My
                        > >> circulating pump is from a 15' diameter swimming pool. 
                        I installed my
                        > >> pipe under a raised garden bed that is filled
                        with plants that like wet
                        > >> feet.  In the testing we have
                        done on the garden bed water, we seem to
                        > >> be washing the heat
                        away.  The plans call for the cooling pipe to be
                        > >> installed
                        at the 8' level on the walls as well as in the floor.
                        > >>
                        Kim
                        > >>
                        > >> William M. Bell, Jr. wrote:
                        > >>
                        > >>
                        > >>> Robert:
                        > >>>
                        > >>> Thanks for the interest. I am not opposed to ammonia. It
                        simply makes
                        > >>
                        > >> life a
                        > >>
                        > >>> little more complicated.
                        > >>>
                        > >>>
                        I "designed" a system that used chilled water to cool and heated water
                        > >>
                        > >> to
                        > >>
                        > >>> heat. The
                        main problem was that it required a rather large, insulated
                        > >>>
                        holding tank. I proposed to use a concrete tank and bury it.
                        > >>>
                        > >>> I found a simpler design that used silica gel
                        and water. It uses
                        > >>> solar-heated water to squeeze the water
                        out of the silica gel. If you
                        > >>
                        > >> looked
                        > >>
                        > >>> at the web site that I listed, you can see a
                        commercial application of
                        > >>
                        > >> such
                        > >>
                        > >>> a system. It has much going for it: few moving
                        parts; no corrosive
                        > >>> chemicals; no excessive pressures or
                        temperatures; and simple. The only
                        > >>> problem is that I can't
                        find any residential applications and
                        > >>
                        > >>
                        information is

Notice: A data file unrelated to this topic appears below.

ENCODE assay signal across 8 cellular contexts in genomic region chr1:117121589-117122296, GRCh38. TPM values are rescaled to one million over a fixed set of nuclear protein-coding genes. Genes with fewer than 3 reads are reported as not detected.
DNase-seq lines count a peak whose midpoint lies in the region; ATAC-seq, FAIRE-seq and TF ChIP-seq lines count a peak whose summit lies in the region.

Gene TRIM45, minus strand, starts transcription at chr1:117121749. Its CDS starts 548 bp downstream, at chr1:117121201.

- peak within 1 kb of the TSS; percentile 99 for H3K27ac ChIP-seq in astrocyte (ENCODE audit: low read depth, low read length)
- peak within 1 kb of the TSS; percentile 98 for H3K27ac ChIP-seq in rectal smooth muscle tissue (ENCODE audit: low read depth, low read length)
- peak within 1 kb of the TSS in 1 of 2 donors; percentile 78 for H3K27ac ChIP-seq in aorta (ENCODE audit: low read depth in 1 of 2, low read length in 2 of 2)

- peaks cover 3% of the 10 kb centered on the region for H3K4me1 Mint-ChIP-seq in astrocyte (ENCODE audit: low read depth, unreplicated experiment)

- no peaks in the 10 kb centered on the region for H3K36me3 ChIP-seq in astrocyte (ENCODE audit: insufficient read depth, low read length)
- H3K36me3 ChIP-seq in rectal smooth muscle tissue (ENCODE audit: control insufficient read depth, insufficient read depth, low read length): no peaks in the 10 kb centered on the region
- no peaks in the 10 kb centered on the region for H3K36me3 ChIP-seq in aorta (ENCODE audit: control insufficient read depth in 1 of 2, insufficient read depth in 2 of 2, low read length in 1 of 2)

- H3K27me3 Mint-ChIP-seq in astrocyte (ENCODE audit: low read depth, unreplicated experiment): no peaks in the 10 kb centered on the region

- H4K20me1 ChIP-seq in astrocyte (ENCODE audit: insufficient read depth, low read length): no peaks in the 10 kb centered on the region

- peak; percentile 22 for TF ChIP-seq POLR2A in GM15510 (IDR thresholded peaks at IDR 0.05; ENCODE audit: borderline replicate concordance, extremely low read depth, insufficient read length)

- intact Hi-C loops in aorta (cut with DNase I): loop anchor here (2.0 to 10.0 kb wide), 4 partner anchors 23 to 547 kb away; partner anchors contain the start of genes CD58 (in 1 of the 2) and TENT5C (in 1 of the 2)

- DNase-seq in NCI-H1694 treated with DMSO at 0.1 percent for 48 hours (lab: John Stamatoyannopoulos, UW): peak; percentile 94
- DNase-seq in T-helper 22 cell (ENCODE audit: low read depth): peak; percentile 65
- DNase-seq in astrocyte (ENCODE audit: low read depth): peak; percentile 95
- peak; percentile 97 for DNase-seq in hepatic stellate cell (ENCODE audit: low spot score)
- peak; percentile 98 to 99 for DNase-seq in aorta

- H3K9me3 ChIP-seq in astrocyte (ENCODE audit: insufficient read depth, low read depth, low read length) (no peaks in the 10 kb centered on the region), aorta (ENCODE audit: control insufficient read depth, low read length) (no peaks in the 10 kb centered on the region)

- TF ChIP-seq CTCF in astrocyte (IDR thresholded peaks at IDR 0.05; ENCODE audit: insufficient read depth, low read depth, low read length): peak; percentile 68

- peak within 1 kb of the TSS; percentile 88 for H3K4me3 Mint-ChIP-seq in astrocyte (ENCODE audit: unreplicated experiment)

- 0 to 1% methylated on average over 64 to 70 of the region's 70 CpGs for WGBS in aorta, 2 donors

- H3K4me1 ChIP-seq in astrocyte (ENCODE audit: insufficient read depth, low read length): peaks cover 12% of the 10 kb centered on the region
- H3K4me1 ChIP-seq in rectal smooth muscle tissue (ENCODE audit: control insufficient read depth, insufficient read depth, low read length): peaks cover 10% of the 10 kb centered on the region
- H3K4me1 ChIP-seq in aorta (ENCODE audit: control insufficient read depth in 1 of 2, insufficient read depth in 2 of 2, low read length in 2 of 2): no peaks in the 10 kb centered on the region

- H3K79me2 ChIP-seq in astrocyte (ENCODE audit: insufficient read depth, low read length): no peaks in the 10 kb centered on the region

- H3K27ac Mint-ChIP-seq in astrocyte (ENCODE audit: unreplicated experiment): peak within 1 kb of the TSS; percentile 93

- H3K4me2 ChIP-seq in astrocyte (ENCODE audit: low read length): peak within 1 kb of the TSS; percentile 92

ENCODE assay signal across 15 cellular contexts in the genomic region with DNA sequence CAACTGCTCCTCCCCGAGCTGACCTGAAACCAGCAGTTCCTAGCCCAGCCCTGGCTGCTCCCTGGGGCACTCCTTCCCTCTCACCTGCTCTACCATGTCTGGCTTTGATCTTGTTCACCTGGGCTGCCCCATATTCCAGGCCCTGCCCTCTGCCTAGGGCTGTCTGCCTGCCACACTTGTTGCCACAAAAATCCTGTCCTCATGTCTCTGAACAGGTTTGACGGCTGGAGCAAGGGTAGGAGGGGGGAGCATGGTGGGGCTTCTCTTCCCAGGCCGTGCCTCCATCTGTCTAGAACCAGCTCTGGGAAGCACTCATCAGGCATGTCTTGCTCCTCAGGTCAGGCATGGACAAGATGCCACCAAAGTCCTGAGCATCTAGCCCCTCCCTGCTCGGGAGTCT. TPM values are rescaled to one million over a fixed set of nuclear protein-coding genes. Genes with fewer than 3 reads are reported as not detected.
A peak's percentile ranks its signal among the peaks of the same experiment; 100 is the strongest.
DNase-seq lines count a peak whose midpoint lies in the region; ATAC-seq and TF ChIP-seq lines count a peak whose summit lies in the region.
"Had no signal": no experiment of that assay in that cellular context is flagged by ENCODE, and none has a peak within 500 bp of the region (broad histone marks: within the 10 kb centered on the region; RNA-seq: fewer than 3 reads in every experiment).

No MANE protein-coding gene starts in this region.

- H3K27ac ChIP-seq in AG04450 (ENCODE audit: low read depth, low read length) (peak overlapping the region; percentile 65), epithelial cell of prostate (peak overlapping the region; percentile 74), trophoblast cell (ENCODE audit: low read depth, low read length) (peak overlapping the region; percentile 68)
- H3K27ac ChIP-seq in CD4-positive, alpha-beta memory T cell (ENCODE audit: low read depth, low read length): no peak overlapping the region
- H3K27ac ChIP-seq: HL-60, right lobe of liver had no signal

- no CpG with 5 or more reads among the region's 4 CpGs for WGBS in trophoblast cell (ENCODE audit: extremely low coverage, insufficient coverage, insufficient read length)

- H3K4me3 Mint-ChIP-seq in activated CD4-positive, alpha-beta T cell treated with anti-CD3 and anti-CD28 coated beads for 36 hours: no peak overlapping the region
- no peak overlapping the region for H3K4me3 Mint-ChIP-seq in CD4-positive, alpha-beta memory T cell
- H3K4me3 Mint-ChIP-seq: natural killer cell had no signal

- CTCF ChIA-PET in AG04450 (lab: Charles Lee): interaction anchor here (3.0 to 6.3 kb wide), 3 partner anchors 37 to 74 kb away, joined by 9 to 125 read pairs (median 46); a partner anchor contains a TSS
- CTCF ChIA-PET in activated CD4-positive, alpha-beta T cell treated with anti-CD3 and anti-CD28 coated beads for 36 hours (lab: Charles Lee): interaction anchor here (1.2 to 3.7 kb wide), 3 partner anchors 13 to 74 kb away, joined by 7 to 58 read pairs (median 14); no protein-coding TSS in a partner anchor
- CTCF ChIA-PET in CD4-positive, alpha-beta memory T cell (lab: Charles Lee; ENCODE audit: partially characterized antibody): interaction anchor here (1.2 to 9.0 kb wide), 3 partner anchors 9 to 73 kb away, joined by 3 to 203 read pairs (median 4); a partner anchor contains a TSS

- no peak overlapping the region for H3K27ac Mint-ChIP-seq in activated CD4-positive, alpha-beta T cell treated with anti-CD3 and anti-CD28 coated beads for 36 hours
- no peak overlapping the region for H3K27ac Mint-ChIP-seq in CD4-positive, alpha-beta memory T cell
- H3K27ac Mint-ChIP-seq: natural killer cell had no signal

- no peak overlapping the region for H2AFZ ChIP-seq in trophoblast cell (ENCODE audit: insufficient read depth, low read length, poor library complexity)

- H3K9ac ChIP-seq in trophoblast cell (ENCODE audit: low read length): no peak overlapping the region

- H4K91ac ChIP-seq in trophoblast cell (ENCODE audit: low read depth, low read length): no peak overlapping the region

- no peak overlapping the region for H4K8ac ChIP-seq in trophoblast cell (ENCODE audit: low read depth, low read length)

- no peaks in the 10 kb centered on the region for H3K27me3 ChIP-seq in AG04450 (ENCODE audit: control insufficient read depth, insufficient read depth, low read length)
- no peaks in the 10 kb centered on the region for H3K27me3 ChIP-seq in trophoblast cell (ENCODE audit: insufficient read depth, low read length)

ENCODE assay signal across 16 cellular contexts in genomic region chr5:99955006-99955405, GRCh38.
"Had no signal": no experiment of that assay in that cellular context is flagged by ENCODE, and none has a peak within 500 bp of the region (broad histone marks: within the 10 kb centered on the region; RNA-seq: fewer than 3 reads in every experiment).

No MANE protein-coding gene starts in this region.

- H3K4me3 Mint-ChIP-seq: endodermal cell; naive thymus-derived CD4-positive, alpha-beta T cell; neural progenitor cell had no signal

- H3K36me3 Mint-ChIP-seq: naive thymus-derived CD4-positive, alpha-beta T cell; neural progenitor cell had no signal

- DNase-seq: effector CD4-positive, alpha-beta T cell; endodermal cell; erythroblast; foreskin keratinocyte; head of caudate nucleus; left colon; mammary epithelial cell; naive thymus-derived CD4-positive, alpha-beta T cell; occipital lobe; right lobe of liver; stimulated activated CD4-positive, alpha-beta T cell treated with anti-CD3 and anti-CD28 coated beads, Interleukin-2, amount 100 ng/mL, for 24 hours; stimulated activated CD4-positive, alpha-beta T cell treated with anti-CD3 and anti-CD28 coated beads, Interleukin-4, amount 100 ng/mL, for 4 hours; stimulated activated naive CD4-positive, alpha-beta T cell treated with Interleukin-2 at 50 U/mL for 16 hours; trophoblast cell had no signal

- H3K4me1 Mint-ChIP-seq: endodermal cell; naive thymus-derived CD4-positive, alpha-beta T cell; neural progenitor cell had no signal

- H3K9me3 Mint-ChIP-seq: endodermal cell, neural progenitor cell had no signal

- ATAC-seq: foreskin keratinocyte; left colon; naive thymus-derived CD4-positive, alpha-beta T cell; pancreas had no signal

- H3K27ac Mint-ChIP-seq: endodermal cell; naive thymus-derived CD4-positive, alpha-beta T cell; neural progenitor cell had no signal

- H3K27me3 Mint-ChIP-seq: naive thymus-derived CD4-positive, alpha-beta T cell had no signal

> >>
                        > >>> scarce.
                        > >>>
                        > >>> Geothermal is cool, no pun intended. The main
                        problem that I have
                        > >>> encountered is that it is expensive to
                        drill several wells and there is
                        > >>
                        > >> also
                        > >>
                        > >>> a fear that you could contaminate your drinking
                        water. That is
                        > >>
                        > >> geothermal
                        > >>
                        > >>> that uses water wells. I have also heard of geothermal
                        that circulated
                        > >>
                        > >> water
                        > >>
                        > >>> through pipes located 10+ feet below ground. A friend of
                        mine worked
                        > >>
                        > >> with a
                        > >>
                        > >>> company that uses directional drilling to dig the lines for fiber
                        optic
                        > >>> cable and conduit. He thought that it would be an
                        easy matter to use
                        > >>
                        > >> their
                        > >>
                        > >>> machine to drill the circulating lines. My biggest
                        obstacle, is that I
                        > >>
                        > >> have
                        > >>
                        > >>> no idea how much line, etc that I would need. Lack of
                        knowledge has
                        > >>
                        > >> stopped
                        > >>
                        > >>> me once again. My thought was that I could put a coil in
                        my air
                        > >>
                        > >> conditioner
                        > >>
                        > >>> blower, before it got to the a/c coil, so that I could pre-cool my
                        air.
                        > >>
                        > >> The
                        > >>